Metagenomic Data Handling and Analysis Challenges
Source: Janet Jansson
Better algorithms, new bioinformatics tools, and “terabytes” of computer storage are required to accommodate metagenomic sequence data from analysis of soil samples.
Although the sequencing of DNA is no longer a bottleneck, large amounts of sequence data generated from analyzing highly diverse soil communities are proving a challenge to accommodate. This issue is exacerbated by the need to cope with short reads—for example, 75-125 bp—that arise from analyses using the Illumina instrument. Thus, better algorithms, new bioinformatics tools, and "terabytes" of computer storage are required.
Increased access to supercomputers, such as the National Energy Research Scientific Computing Center (NERSC) at the Lawrence Berkeley National Laboratory, can help. For instance, Jansson’s team used NERSC to perform BLASTX of permafrost metagenome data they had gathered (190 million reads, with approximately 50 gigabases of Illumina 113 bp x 2 paired end sequences). This analysis took ~800,000 core hours, or the equivalent of more than 85 computer years, which lasted 2 weeks using the NERSC supercomputer and nodes at JGI. Cloud computing will further help to reduce this bottleneck.
Another challenge is the large numbers of errors that different sequencing platforms generate. How can we differentiate sequencing errors from microheterogeneity within DNA samples from soil microbial communities? Also, there can be difficulties with different steps in sample processing. For example, each DNA extraction procedure can introduce its own bias with respect to sample loss or preferential lysis of some members of the microbial community over others. Ideally, different laboratories should each use the same extraction protocol, but despite the availability of commercial kits, laboratories typically follow their own DNA extraction methods.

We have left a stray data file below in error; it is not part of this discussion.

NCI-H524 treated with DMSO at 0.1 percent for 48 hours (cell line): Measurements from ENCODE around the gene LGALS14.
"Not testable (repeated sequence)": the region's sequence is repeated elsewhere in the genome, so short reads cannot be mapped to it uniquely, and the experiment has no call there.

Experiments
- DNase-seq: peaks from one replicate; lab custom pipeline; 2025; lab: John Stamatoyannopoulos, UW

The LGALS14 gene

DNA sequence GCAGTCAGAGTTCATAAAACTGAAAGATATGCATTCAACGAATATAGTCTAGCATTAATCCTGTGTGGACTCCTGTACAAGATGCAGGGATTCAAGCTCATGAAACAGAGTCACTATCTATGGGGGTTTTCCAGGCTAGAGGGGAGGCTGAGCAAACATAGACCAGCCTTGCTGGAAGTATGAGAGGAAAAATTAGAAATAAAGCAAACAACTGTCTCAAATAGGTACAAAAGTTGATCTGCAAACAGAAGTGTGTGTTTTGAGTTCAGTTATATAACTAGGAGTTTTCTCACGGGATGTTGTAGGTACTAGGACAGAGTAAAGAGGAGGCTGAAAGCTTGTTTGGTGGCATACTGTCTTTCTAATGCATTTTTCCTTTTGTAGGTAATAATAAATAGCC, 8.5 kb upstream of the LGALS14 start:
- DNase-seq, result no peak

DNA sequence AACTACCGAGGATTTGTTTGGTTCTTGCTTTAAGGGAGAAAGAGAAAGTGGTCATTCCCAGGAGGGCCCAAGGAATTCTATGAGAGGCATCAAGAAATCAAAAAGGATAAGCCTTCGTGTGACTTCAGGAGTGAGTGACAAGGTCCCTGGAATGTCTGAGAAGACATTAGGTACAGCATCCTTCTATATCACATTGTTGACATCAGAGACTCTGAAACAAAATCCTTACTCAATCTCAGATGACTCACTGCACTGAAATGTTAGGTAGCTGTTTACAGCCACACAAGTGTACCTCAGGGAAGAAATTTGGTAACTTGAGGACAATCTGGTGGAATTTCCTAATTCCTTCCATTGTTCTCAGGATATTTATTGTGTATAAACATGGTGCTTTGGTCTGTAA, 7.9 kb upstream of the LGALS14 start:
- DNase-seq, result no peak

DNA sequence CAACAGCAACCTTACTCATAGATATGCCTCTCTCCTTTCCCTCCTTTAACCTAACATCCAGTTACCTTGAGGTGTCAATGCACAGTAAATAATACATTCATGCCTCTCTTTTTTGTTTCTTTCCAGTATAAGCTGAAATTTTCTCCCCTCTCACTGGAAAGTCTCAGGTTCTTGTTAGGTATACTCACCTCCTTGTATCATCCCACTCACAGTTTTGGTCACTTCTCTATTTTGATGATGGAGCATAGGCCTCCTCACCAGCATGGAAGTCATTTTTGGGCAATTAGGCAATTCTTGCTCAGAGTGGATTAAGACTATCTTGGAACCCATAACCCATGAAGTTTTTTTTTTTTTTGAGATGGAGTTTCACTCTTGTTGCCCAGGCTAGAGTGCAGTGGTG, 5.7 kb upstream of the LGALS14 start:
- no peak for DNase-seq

Another problem lies with soil samples that have low biomass or high levels of contaminants such as humic acids that result in low DNA yields. For example, permafrost soils yield relatively little DNA., but amplifying DNA before preparing a library could compensate for this lack. Two DNA-amplifying methods are used: multiple displacement amplification (MDA) and emulsion PCR (emPCR). Of the two, the MDA approach is subject to considerable bias, whereas emPCR should be less biased because each template is separately amplified. However, apparently no investigations have been done directly comparing the two methods.
Sometimes the volume of data falls short for conducting a metagenome analysis. For instance, when Susannah Tringe and coworkers at JGI first assembled soil metagenome data, their efforts failed because the 100 Mbp of sequence data that they collected proved insufficient. They estimated that they would need 2–5 Gbp to obtain draft genome assemblies of the most dominant organisms in soil, and current estimates from analysis of the Great Prairie metagenome data suggest that probably closer to 2 Tbp of data are needed. However, even a relatively low level of coverage was sufficient for some initial comparisons of the soil metagenome from a Minnesota farm to other available metagenome sequence datasets.
Recently, Etienne Yergeau et al. at the National Research Council of Canada produced 1 Gbp (from Yergeau et al 2010: 853 Mb raw data, 533 Mb after filtering) of sequence data from permafrost soil after amplifying their sample via MDA, which introduced considerable bias. Nevertheless, when these data were compared to other metagenome data, DNA extracts from Minnesota farm soil—but not data from marine or other habitats—proved to be most closely related to the permafrost sample.